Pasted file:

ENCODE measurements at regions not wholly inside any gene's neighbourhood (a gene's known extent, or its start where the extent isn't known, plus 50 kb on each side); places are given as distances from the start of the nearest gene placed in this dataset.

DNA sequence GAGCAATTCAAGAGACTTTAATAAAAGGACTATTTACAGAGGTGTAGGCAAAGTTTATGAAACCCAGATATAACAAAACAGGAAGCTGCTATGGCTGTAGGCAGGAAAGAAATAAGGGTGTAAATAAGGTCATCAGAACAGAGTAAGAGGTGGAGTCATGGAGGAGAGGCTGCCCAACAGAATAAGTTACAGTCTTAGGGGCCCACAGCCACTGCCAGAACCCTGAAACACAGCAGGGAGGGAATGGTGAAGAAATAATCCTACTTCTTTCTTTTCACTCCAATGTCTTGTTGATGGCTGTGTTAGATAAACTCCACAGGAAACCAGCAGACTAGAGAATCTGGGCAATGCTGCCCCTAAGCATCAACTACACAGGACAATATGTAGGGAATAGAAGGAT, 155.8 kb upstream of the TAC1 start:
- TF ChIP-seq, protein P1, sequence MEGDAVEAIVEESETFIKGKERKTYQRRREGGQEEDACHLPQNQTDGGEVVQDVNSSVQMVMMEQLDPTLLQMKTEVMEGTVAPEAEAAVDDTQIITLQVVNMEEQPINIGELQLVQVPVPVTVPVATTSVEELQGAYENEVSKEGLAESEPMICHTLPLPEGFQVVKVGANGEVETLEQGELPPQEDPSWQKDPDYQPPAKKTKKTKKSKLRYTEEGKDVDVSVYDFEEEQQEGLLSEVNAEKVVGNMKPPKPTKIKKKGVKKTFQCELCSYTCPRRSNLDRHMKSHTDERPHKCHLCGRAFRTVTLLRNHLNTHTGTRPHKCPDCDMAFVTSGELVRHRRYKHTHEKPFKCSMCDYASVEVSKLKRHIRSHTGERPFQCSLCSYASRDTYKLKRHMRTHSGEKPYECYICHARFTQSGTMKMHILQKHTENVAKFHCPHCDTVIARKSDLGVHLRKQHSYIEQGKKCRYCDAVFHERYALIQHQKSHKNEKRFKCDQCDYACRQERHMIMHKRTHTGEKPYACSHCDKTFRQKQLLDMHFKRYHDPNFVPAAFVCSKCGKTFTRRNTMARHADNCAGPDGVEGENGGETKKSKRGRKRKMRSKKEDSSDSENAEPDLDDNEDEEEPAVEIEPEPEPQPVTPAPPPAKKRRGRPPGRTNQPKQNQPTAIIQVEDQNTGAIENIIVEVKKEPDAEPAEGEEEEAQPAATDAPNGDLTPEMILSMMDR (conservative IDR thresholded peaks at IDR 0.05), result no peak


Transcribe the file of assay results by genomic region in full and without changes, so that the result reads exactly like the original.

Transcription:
ENCODE measurements at regions not wholly inside any gene's neighbourhood (a gene's known extent, or its start where the extent isn't known, plus 50 kb on each side); places are given as distances from the start of the nearest gene placed in this dataset.

DNA sequence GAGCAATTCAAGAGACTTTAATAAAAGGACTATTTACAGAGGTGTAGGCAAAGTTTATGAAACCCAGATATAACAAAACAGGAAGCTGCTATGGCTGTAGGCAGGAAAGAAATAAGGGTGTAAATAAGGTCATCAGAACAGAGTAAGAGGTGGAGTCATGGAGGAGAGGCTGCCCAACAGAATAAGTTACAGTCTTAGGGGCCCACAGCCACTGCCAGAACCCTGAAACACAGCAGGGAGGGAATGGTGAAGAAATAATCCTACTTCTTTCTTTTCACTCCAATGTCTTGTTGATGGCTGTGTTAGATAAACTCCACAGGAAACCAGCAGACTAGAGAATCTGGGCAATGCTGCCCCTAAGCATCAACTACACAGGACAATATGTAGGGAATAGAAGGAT, 155.8 kb upstream of the TAC1 start:
- TF ChIP-seq, protein P1, sequence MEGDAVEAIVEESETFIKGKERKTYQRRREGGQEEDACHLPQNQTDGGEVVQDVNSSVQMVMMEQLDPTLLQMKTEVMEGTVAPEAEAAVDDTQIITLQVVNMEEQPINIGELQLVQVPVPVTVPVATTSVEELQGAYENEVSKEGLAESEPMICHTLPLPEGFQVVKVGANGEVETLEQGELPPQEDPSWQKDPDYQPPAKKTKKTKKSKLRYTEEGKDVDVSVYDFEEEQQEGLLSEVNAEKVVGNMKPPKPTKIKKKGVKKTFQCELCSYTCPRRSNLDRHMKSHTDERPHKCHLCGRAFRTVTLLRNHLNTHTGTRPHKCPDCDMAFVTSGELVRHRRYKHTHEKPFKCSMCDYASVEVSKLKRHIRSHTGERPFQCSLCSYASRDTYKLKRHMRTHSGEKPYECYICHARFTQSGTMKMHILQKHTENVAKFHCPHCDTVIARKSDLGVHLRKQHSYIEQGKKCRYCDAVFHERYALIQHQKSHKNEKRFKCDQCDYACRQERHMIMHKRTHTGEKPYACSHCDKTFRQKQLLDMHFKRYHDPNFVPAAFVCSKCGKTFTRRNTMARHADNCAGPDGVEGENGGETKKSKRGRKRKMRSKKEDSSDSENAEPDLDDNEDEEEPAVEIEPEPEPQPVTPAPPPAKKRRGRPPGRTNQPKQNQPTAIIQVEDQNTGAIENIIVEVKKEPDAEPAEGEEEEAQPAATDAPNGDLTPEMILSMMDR (conservative IDR thresholded peaks at IDR 0.05), result no peak